France heavily lobbied the European Commission over the rights of platform workers, favouring the position of platforms and raising more concerns of collusion between French decision makers and industry lobbyists, according to documents obtained by EURACTIV.
The documents reveal how France pushed the European Commission to ditch the presumption of employment in the platform workers directive before the proposal was even published, something the platforms, such as Uber, are adamantly against.
“French authorities are not in favour of a rebuttable presumption of an employment relationship”, a letter from the French Permanent Representation to the EU addressed to the Commission reads.
The presumption would run against “a [French] legal model that preserves self-employed workers’ autonomy and flexibility, and chimes with the economic model of platforms.”
The letter, drafted by French Permanent Representation’s social affairs advisor, Emilie Marquis-Samari, was sent on 16 September 2021.
On that same day, the European Parliament adopted a resolution calling for creating a rebuttable presumption of an employment relationship, which would “facilitate the correct classification of platform workers” and reverse the burden of proof.
Simply put, the presumption between a platform and a worker would be that of an employee-employer relationship unless proven otherwise by the platform – something France opposes.
Marquis-Samari also raised concerns over the reversal of the burden of the proof, which would bring a “multiplication of cases brought before the courts”, as an expected 5.5 million workers’ contractual relationships are currently misclassified, according to Commission estimates.
Instead, the letter claims that “social dialogue is key to preserving platforms’ economic activity with an improvement in social rights and working conditions.”
In addition, it encourages the Commission to “acknowledge the heterogeneous nature of platform workers” and outlines “shared criteria to distinguish workers who own most of their revenues through platforms, and thus require further social protections” and those who benefit from greater revenue autonomy.
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France’s fight against EU-wide criteria to trigger the presumption
The Commission’s Directive proposal, published in December 2021, did not take France’s concerns on board. Instead, it went a step further than the Parliament: Article 4 of the proposal, which creates a “legal presumption”, defines a set of five criteria “that indicate that the digital labour platform controls the performance of work. The fulfilment of at least two indicators should trigger the application of the presumption.”
The criteria include the setting of remuneration, binding rules for appearance such as a uniform, supervising performance by electronic means, restricting the freedom to organise one’s working hours or the possibility to work for another client.
Reclassified workers “will enjoy improved working conditions”. At the same time, the genuinely self-employed will benefit from more autonomy and independence “as a result of digital labour platforms adapting their practices to avoid any risk of reclassification”, the Commission stated.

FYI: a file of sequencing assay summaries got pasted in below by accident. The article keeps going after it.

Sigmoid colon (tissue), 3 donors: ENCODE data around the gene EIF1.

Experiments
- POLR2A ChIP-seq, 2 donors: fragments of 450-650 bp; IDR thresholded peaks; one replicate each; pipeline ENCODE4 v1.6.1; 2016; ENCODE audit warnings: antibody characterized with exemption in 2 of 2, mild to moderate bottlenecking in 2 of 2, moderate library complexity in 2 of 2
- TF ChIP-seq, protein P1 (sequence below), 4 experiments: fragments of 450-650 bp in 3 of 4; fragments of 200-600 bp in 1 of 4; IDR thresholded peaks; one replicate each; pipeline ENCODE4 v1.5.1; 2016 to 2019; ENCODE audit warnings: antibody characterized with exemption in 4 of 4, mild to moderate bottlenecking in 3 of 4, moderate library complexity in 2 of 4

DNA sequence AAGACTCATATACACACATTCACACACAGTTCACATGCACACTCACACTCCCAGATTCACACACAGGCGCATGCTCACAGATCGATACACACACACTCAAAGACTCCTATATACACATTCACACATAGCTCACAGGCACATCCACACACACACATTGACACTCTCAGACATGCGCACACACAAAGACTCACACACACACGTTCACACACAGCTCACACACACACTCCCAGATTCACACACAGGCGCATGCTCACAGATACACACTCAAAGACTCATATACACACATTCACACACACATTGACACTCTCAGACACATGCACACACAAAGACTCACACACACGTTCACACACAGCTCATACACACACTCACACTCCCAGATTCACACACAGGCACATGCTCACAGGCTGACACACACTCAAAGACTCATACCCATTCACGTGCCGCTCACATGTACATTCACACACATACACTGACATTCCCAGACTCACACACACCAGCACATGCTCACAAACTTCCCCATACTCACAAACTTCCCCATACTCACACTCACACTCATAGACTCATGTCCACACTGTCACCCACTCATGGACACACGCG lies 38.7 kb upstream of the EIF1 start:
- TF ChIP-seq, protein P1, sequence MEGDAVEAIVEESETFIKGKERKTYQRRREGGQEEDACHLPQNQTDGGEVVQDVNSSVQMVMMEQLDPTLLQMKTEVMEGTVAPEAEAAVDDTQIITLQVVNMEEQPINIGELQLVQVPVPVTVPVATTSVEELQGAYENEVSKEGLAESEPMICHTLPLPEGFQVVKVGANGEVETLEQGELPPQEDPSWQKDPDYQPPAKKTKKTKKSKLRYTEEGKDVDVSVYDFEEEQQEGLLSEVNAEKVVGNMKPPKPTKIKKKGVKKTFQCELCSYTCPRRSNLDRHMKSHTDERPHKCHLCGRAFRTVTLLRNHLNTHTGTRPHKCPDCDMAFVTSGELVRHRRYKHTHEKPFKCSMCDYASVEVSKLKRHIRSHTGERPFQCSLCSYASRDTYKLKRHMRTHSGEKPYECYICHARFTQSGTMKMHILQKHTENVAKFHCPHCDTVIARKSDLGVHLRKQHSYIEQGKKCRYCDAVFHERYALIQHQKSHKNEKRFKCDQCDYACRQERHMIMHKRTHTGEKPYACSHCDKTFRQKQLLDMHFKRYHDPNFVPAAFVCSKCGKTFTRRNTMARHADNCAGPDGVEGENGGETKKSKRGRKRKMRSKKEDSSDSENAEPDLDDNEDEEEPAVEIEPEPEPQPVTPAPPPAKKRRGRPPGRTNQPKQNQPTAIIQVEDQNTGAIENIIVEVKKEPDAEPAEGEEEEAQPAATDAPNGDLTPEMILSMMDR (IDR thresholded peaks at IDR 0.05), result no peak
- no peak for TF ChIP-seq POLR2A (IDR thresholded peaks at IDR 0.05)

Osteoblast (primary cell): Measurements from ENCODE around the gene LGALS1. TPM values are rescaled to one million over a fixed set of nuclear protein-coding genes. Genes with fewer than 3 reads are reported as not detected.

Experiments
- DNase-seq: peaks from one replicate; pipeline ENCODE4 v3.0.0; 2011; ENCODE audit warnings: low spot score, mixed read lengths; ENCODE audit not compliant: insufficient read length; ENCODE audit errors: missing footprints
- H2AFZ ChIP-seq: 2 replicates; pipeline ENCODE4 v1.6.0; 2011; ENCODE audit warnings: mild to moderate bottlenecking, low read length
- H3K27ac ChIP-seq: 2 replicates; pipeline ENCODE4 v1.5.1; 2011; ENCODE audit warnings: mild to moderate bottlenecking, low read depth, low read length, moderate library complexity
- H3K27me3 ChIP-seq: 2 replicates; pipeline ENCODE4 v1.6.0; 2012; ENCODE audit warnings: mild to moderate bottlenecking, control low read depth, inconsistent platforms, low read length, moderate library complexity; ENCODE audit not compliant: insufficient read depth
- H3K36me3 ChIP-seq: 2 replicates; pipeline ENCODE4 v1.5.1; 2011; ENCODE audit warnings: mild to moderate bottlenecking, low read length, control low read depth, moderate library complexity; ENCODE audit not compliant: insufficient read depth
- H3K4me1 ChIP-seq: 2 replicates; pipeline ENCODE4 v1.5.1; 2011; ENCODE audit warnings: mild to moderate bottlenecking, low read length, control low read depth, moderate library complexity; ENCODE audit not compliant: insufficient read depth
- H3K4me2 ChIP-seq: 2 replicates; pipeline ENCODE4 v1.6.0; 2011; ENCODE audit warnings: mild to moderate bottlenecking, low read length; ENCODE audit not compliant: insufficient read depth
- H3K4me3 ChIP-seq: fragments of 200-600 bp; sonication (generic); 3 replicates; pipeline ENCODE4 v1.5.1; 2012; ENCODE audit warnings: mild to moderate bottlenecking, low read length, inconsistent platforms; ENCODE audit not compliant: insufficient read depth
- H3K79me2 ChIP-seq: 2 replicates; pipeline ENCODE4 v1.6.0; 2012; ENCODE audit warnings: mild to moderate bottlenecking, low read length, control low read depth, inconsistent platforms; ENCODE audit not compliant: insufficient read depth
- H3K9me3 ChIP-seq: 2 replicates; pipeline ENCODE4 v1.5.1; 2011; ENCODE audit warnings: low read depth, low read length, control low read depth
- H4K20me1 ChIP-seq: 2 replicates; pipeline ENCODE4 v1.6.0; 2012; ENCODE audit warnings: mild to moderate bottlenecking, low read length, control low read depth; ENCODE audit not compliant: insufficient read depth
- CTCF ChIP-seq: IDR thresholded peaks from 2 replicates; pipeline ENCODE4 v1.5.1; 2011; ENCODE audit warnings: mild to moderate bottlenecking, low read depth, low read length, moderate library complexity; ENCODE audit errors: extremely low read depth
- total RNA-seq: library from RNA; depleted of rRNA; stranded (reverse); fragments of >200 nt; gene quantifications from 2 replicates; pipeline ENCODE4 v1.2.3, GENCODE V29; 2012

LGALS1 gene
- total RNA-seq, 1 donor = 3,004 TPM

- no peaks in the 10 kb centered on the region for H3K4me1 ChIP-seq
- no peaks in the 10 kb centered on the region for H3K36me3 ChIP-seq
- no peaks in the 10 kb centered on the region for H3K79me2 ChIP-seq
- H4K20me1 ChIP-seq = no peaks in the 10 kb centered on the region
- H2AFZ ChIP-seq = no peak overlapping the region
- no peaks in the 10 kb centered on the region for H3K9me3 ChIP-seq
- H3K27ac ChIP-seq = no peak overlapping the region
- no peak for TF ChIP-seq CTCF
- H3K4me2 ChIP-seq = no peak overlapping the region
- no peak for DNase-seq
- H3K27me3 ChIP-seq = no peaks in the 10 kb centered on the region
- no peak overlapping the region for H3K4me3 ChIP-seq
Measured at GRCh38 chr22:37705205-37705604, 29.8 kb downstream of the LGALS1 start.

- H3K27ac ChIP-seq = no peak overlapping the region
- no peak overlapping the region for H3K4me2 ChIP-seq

A confidential note from the French Secretariat General for European Affairs, circulated in July 2022, seen by EURACTIV, shows how far the Commission’s proposal is from French interests.
“Changes to the content, number and applicability of the suggested criteria is necessary to limit the presumption of employment to real cases of subordination and avoid risks to our legislation and platforms’ economic model”, the note claims.
According to the document, France is hoping for negotiations to slow down under the Swedish Presidency of the Council of the EU starting January 2023, which oppose the directive.
However, “the Spanish presidency [from July 2023], who are already very advanced on the issue nationally, may choose to sway the directive considerably far from French legislation,” the note adds.
The Permanent Representation declined EURACTIV’s request for comment.
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Uber Files lurking in the background
In a note made public in February 2022, the industry association Business Europe wrote that “the rebuttable presumption of employment and the five EU-level criteria […] is not a balanced and acceptable approach” as it would lead to a “de-factor employee status for platform workers”.
This position raises concerns over France’s closeness with platform lobbies after the Uber Files scandal revealed in July 2022 that French President Emmanuel Macron had been a partner of choice in actively supporting ride-hailing US company Uber’s implementation in France when he was minister of the Economy, between 2014 and 2016 – against decisions made by his own government.
An official investigation committee will be created at the French National Assembly later this month and a hearing on the matter is expected to be organised at the European Parliament in October.
Parallel negotiations within the EU Council and the European Parliament are starting again this week, with the rebuttable presumption taking centre stage in the discussions.
In July, the Czech President circulated a note, seen by EURACTIV, asking the member states to agree on a common approach to how the Commission criteria would trigger the presumption of employment.
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[Edited by Alice Taylor/Luca Bertuzzi/Nathalie Weatherald]